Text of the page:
By: Joseph Hill, Jr., CPA, MBA, MSF | Tax Manager
After investors reach age 70 ½, “the tax man cometh.” That’s when the IRS requires mandatory withdrawals from traditional Individual Retirement Accounts (IRAs), employer-sponsored retirement plans such as 401(k)s, 403(b)s, 457s, and the federal Thrift Savings Plan. The total amount of this mandatory withdrawal—or required minimum distribution (RMD)—is taxed as ordinary income at each taxpayer’s respective individual federal income-tax rate. State and local taxes may also apply to these withdrawals from retirement accounts. While RMDs are structured to aid in the gradual payment of taxes owed on retirement assets, there are some strategies to taking those withdrawals that can save individuals money.
The first RMD must be taken no later than April 1 of the year following the calendar year in which an individual reaches age 70 ½. After the initial RMD, all subsequent RMDs must be distributed by December 31 each year. Delaying the first RMD until April 1, however, would require two distributions in the same year, because the second distribution must be taken by December 31. Taking two distributions in the same year could significantly increase the tax obligation, trigger alternative minimum tax, and may require additional federal income taxes on Social Security benefits.
Many retirees have more than one retirement account. Having more than one IRA requires calculating the RMD separately for each, but the total withdrawal can come from a single account or from a combination of two or more accounts. The same rule applies for multiple 403(b) accounts. To avoid paying more than is necessary, someone who has multiple accounts should consider withdrawing from the IRA that is most advantageous.
Likewise, having multiple 401(k)s and 457(b)s requires an RMD from each. An individual who is still working after age 70 ½ can delay distributions from
his/her current 401(k)—but not from an IRA—until April 1 of the calendar year after retiring. Failing to take an RMD or taking too small of a distribution could result in a 50 percent excise tax on the amount not distributed. Consolidating multiple IRAs into a single IRA could reduce the probability of a calculation error. Moreover, some IRAs offer automatic RMD plans, but the amount calculated automatically isn’t always in the taxpayer’s best interest.
If the RMD is not needed for living expenses, the distribution might be considered an annual financial nuisance. However, these withdrawals could be converted into opportunities. For example, an individual could deposit the RMD into a brokerage account and invest those dollars according to the individual’s overall retirement plan, or a grandparent could start an education fund for a grandchild. In addition, rather than taking the whole distribution at the end of each year, distributions could be spaced throughout the calendar year to obtain a range of sale prices for longer-term assets. In these cases, consultation with a financial planner and/or an investment advisor is recommended, in order to maximize these opportunities.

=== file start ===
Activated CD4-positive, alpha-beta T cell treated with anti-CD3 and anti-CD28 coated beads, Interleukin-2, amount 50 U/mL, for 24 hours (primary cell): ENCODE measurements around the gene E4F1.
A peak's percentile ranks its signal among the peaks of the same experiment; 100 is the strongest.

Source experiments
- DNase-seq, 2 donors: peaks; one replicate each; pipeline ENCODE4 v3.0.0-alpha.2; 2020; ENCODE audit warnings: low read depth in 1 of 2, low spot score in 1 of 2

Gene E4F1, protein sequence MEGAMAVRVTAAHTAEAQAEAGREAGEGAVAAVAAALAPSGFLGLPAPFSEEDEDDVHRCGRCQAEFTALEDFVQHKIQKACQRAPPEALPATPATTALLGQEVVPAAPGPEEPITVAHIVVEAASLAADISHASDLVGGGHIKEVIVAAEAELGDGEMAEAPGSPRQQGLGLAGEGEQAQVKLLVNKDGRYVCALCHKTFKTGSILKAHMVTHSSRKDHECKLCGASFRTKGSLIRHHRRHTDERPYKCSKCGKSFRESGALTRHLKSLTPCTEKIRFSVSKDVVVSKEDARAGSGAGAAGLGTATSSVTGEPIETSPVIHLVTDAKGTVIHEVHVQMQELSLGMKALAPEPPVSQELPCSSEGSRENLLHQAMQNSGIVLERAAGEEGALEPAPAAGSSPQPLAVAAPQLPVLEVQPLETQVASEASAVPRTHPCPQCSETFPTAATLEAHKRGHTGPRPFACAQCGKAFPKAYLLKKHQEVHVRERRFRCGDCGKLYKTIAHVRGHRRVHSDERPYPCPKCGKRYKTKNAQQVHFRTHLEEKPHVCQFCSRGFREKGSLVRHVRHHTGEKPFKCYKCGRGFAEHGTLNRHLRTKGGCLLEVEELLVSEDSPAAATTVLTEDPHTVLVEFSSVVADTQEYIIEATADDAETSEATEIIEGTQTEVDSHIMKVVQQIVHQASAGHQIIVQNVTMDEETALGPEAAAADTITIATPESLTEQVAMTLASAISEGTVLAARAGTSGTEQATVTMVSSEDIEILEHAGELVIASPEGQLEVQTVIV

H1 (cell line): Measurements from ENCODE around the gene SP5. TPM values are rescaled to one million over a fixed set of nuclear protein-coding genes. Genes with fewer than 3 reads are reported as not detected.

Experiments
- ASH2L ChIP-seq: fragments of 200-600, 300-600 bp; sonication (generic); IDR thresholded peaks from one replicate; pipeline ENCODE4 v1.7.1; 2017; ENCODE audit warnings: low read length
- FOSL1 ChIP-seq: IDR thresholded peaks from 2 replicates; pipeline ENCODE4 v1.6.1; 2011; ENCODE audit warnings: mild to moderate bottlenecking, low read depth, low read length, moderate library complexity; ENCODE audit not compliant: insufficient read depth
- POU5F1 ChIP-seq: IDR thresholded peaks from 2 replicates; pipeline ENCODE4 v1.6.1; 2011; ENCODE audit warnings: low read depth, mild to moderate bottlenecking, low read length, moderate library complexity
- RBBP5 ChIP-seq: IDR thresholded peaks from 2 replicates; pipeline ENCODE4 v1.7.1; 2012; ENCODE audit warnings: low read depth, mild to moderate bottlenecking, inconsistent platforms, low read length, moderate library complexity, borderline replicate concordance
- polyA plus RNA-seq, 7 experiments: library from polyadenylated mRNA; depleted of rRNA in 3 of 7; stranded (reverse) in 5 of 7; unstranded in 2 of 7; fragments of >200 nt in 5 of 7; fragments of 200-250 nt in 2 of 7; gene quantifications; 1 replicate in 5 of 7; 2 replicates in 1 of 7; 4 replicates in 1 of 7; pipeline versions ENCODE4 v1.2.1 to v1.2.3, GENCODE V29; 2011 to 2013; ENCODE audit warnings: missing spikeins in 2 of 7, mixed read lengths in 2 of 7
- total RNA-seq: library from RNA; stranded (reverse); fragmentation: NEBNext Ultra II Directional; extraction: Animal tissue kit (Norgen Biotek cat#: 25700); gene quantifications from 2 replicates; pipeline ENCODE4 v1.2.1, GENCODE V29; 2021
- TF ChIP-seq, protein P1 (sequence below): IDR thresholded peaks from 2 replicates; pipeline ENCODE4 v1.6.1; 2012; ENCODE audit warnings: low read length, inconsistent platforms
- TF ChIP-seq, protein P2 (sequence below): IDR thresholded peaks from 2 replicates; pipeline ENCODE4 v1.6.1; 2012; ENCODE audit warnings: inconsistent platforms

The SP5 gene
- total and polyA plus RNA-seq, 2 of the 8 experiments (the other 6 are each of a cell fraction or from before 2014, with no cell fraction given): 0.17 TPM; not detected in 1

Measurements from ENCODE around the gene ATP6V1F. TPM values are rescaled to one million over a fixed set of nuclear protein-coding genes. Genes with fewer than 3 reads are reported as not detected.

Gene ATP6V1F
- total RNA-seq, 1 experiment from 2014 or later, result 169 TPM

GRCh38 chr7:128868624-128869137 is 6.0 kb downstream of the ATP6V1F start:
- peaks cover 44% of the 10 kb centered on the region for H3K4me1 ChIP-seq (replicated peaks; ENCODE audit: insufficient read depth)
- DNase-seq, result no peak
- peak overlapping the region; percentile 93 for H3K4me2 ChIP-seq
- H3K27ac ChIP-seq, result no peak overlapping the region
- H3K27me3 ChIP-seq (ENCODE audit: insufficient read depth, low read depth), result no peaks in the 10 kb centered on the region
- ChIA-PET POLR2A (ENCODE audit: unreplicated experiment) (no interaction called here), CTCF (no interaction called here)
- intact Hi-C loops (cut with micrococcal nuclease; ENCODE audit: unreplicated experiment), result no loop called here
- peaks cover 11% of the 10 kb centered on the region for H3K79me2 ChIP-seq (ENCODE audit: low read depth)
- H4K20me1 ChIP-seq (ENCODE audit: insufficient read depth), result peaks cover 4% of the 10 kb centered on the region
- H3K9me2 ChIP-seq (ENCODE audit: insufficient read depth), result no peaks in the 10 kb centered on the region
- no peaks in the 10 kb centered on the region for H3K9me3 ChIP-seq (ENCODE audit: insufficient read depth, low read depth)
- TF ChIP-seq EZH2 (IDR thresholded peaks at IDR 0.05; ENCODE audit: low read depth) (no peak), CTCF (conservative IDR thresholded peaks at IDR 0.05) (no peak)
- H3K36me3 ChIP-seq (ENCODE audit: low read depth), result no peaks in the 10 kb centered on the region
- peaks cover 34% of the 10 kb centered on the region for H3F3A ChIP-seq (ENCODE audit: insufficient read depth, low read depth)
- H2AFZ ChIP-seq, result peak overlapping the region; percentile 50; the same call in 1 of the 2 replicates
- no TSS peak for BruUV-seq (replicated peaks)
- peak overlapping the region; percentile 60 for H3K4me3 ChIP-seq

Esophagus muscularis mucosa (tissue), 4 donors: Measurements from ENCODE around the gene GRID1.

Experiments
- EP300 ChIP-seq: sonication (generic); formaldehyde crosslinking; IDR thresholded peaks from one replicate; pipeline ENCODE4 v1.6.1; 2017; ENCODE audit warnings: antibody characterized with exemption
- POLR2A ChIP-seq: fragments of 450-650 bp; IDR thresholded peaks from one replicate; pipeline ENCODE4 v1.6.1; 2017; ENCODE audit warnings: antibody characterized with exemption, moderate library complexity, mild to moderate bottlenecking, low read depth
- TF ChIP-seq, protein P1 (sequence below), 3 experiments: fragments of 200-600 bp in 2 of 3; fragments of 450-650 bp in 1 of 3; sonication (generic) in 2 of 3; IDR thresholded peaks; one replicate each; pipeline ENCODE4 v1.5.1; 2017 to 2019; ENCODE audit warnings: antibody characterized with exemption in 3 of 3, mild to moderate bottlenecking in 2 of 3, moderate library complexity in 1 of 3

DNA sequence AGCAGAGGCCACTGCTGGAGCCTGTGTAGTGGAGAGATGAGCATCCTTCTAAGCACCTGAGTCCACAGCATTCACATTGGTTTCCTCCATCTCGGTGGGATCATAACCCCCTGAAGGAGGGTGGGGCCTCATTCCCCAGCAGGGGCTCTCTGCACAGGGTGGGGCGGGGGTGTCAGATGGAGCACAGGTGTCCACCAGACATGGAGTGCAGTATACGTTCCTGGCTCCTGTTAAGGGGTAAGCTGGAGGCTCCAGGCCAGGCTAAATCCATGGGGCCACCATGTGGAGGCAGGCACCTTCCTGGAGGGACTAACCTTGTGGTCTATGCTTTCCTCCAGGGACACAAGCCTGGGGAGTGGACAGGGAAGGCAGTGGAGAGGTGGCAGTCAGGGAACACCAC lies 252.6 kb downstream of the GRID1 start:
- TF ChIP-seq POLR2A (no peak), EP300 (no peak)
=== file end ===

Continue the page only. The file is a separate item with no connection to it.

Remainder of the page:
What about withdrawing more than the RMD? This is permitted, but excess withdrawals will not be applied toward future RMDs. In other words, an individual will still need to take at least the RMD amount each year, even if the taxpayer has taken more than required in the previous year. There might be times when it makes financial sense to take more than the minimum, but not if the intention is to reduce future distributions.
As in other areas, the rules are slightly different for Roth IRAs. RMD rules do not apply to the original owner of a Roth IRA. (However, RMD rules do apply to the beneficiary of an inherited Roth IRA.) Converting excess withdrawals to a Roth
IRA in years of small or no taxable income would add tax diversification and flexibility to the retirement withdrawal. Consultation with a financial advisor and a tax advisor can help to determine if a Roth conversion is in someone’s best interest.
To minimize the tax on RMDs even further, assets can be placed in a diversified portfolio. Placing low-growth assets in traditional IRAs and high-growth assets in Roth IRAs will reduce the RMD, and the Roth IRA growth will be accelerated in a tax-favorable account. “Bucketing” IRAs and retirement-plan assets is a strategy by which assets are divided into short- term cash or cash-like accounts to help address RMD and other income needs, intermediate-term assets (such as bonds) that are next in line for distributions, and long-term assets. Working with an investment advisor to diversify and allocate assets in a portfolio is strongly recommended.
Even though RMDs cannot be avoided, there are options available within the set of requirements. Consult with an investment advisor, financial planner, and/or a tax professional for advice specific to your situation.